Pretrial Release Data, 1969 (ICPSR 7538)
Principal Investigator(s): Nagel, Stuart S.; Wice, Paul; Neff, Marian
This data collection contains information gathered about pretrial release policies, procedures, and outcomes in a 1969 survey of police chiefs, judges, prosecutors, defense attorneys, and bail project directors in 72 cities across the United States (with a higher proportion in Illinois). The research objectives included: (1) developing a model designed to determine the optimum percentage of defendants to hold prior to trial, (2) developing a model designed to make decisions on whether a defendant should be released or held in jail prior to trial, (3) comparing cities having bail reform projects with cities not having them, (4) comparing cities that required arrested persons to provide 10 percent of the bond with cities requiring 100 percent of the bond, and (5) determining the causes and effects of variations across cities in the percentage of defendants held in jail prior to trial. The survey focused on the processing of arrested persons prior to trial. Respondents answered questions about the organization and procedures in pretrial release, supplied approximate statistical data (e.g., percent of arraigned individuals who were released prior to their trial and failed to appear in court for their trial), estimated statistical trends in pretrial release during the previous five years, reported on attitudes in their communities toward administration of bail, rated the importance of several criteria when determining if a defendant was to be allowed pretrial release, and indicated whether their city had a bail reform program, and if so, its characteristics. Demographic data (ranging from population to income to crime rates) about the 72 cities represented in the survey are also included in the file.
One or more data files in this study are set up in a non-standard format, such as card image format. Users may need help converting these files before they can be used for analysis.
These data are available to the general public.
Nagel, Stuart S., Paul Wice, and Marian Neff. PRETRIAL RELEASE DATA, 1969. ICPSR version. Urbana, IL: Stuart S. Nagel, Paul Wice, and Marian Neff, University of Illinois, Urbana [producers], 1969. Ann Arbor, MI: Inter-university Consortium for Political and Social Research [distributor], 2002. http://doi.org/10.3886/ICPSR07538.v1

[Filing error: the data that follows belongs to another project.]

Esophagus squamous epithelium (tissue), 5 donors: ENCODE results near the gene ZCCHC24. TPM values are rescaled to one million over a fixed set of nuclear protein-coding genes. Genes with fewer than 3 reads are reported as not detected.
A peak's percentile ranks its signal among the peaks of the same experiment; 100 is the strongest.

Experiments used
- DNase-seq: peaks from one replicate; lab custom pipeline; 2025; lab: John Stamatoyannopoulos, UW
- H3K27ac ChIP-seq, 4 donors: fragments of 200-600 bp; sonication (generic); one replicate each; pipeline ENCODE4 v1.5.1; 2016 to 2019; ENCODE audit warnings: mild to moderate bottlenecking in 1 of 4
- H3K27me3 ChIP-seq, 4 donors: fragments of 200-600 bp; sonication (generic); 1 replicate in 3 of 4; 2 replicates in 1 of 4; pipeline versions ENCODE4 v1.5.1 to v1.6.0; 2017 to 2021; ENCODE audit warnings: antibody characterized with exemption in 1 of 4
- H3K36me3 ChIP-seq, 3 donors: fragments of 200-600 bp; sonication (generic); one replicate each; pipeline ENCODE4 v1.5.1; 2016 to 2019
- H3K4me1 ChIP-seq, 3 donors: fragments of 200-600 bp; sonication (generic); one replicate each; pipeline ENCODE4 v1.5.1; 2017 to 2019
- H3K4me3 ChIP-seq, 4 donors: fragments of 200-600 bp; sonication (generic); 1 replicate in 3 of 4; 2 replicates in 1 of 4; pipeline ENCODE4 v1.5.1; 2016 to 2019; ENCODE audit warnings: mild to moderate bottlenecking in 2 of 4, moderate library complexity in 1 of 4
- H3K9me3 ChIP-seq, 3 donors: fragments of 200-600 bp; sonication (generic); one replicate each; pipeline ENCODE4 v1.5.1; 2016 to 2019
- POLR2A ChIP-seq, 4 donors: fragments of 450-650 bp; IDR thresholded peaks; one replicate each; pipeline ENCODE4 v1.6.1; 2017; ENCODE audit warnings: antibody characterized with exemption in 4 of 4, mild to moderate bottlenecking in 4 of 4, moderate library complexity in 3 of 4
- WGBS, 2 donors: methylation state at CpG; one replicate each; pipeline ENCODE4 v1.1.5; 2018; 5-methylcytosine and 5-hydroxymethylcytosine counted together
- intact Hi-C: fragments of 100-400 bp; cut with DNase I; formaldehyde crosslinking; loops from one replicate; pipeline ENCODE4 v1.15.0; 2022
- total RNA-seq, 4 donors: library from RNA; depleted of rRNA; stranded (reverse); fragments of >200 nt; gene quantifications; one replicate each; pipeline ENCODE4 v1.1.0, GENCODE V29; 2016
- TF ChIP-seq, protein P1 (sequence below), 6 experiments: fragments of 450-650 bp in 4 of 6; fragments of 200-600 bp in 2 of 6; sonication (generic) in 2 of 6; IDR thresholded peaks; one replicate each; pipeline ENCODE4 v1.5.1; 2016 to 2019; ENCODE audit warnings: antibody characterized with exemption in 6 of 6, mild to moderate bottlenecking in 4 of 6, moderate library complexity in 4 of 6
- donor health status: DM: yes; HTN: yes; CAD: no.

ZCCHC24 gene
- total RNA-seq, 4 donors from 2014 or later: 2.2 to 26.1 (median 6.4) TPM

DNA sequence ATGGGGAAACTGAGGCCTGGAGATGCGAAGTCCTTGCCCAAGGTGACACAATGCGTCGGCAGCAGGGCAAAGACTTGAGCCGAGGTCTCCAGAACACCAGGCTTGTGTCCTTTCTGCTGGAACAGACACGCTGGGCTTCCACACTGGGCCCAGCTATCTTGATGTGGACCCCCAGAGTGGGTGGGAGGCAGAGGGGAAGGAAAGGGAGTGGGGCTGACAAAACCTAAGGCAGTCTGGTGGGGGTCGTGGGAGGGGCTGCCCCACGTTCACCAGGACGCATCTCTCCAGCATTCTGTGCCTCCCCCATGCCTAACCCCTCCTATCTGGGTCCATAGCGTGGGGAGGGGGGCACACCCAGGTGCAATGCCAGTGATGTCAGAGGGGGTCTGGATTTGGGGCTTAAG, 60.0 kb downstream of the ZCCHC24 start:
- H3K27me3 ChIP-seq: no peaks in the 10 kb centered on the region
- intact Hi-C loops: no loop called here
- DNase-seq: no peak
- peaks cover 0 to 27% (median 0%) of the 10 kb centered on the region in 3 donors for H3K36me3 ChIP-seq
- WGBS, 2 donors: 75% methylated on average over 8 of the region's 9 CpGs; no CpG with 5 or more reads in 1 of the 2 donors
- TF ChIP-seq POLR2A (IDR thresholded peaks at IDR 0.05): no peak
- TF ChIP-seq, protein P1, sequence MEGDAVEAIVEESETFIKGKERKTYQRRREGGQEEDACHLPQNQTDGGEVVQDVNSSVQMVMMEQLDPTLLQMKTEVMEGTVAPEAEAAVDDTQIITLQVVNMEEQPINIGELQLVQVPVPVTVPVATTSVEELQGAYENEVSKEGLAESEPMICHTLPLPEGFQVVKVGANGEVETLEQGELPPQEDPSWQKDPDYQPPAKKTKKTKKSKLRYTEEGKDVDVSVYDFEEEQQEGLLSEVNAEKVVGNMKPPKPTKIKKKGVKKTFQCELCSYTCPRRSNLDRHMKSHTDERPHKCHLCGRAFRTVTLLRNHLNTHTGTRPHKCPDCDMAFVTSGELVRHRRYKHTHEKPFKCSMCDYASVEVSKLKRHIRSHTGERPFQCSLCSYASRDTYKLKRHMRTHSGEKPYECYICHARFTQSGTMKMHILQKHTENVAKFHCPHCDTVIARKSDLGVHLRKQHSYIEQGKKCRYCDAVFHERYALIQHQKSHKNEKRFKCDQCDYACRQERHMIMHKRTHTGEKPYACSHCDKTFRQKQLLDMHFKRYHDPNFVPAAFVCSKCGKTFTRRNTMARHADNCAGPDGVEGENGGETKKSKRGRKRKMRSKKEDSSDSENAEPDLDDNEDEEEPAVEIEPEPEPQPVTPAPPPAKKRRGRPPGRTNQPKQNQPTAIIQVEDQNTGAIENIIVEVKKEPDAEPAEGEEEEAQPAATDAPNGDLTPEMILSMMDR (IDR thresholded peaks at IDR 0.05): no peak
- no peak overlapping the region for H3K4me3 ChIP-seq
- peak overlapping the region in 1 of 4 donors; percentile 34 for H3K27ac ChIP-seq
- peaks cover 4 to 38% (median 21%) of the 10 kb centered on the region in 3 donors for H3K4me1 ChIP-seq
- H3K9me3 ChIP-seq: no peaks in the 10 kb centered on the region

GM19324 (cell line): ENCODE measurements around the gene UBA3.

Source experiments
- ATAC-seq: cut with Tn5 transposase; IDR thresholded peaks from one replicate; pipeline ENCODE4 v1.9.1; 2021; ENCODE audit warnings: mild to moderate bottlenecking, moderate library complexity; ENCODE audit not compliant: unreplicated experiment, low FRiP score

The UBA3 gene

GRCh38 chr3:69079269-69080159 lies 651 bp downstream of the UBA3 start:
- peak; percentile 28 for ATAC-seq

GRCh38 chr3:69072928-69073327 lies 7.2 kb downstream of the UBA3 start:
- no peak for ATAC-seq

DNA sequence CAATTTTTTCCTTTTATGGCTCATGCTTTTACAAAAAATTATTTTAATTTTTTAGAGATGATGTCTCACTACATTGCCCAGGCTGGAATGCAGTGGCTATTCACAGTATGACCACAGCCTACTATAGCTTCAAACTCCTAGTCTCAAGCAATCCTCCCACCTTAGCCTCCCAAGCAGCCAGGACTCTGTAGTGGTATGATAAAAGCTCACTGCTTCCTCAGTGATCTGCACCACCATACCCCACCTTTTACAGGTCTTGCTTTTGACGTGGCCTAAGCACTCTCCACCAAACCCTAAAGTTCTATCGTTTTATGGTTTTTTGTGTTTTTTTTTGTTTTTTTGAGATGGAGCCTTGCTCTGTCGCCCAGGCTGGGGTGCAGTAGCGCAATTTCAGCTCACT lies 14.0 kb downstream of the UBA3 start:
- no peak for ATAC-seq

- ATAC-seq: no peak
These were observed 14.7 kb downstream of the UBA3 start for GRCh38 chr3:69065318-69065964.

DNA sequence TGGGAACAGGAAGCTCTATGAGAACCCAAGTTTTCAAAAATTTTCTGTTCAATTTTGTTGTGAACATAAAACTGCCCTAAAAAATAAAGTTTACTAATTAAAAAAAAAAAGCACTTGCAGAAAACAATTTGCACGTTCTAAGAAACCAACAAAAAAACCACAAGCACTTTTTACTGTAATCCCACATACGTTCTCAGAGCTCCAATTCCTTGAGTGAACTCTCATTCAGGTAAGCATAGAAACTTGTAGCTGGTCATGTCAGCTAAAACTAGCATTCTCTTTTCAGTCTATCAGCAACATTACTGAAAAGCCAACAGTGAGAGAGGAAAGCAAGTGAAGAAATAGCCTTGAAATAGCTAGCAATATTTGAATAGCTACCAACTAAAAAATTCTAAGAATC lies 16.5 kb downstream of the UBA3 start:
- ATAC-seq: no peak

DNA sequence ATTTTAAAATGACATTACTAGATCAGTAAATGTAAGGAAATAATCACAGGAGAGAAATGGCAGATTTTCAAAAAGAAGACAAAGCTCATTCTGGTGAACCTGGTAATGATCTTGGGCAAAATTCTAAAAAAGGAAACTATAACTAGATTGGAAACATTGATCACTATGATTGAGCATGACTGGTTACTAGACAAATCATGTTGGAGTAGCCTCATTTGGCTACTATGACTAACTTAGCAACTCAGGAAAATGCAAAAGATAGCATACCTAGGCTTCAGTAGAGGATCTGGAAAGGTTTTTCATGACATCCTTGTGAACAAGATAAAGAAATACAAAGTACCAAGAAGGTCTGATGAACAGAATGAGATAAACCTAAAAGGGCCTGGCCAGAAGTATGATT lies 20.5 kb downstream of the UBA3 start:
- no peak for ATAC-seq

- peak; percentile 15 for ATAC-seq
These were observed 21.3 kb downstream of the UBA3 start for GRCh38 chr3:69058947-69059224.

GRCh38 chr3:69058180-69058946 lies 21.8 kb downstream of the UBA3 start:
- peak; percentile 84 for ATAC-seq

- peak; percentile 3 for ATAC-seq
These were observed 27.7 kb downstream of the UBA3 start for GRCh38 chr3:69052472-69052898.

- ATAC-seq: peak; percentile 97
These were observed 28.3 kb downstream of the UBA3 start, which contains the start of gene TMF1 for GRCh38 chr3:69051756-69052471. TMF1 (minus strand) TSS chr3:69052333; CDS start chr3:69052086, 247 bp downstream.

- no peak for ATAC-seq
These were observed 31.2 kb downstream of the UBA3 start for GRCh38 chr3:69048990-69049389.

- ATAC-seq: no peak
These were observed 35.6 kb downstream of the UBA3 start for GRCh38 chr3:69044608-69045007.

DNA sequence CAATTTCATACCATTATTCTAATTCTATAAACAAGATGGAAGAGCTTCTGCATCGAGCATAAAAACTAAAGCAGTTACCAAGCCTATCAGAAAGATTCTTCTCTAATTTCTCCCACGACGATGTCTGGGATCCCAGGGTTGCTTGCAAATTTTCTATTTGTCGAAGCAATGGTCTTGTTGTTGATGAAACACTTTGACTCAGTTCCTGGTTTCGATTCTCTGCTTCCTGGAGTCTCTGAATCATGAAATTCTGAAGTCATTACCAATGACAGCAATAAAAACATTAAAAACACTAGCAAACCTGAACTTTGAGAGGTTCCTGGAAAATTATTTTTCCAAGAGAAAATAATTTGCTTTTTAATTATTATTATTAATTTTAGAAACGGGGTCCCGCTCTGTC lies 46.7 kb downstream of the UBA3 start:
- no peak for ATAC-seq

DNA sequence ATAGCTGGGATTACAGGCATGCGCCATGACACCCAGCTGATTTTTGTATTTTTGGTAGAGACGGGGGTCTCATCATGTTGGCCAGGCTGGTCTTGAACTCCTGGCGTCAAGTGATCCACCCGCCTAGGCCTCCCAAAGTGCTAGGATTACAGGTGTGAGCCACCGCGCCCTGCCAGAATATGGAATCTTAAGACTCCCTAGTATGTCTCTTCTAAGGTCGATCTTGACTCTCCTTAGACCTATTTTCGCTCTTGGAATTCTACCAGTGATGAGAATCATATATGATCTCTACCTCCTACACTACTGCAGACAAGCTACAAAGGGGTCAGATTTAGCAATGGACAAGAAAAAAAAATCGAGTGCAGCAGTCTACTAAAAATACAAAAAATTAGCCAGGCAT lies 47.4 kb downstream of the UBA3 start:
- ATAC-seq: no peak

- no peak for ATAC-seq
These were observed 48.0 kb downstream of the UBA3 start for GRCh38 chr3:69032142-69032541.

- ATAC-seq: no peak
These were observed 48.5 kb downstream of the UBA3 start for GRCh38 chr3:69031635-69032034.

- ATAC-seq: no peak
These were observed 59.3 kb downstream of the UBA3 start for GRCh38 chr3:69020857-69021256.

Persistent URL: http://doi.org/10.3886/ICPSR07538.v1
Scope of Study
Subject Terms: bail, bail hearings, cities, citizen attitudes, crime statistics, criminal courts, criminal justice system, demographic characteristics, legal reform, policies and procedures, policy analysis, pretrial detention, pretrial intervention, pretrial procedures, pretrial release, trend analysis, United States
Date of Collection:
Universe: Police chiefs, judges, prosecutors, defense attorneys, and bail project directors in 72 cities across the United States.
Data Types: survey data and aggregate data
Data Collection Notes:
The codebook is provided by ICPSR as a Portable Document Format (PDF) file. The PDF file format was developed by Adobe Systems Incorporated and can be accessed using PDF reader software, such as the Adobe Acrobat Reader. Information on how to obtain a copy of the Acrobat Reader is provided on the ICPSR Web site.
Sample: In a sampling of 80 cities, 280 prosecutors, judges, defense attorneys, and bail project directors in the cities were sent questionnaires. The 80 cities consisted of 35 with bail reform projects that emphasized systematic screening for pretrial release on recognizance and 35 similar in population and region without bail reform projects, since much of the questionnaire was designed to determine the causes and effects of bail reform. Ten additional cities were included as part of an oversampling for the state of Illinois in order to determine the effects of the Illinois system whereby a defendant could be released pending trial by posting 10 percent of the bond. Of those who were mailed them, 156 respondents, or 56 percent, sent back usable questionnaires, with at least one representative from 72 of the 80 cities sampled. The questionnaire recipients were determined by consulting such directories as the AMERICAN BAR ASSOCIATION CRIMINAL LAW DIRECTORY and the MARTINDALE-HUBBELL LEGAL DICTIONARY.
self-enumerated questionnaires, and standard sources providing demographic characteristics of cities
Original ICPSR Release: 1984-05-03
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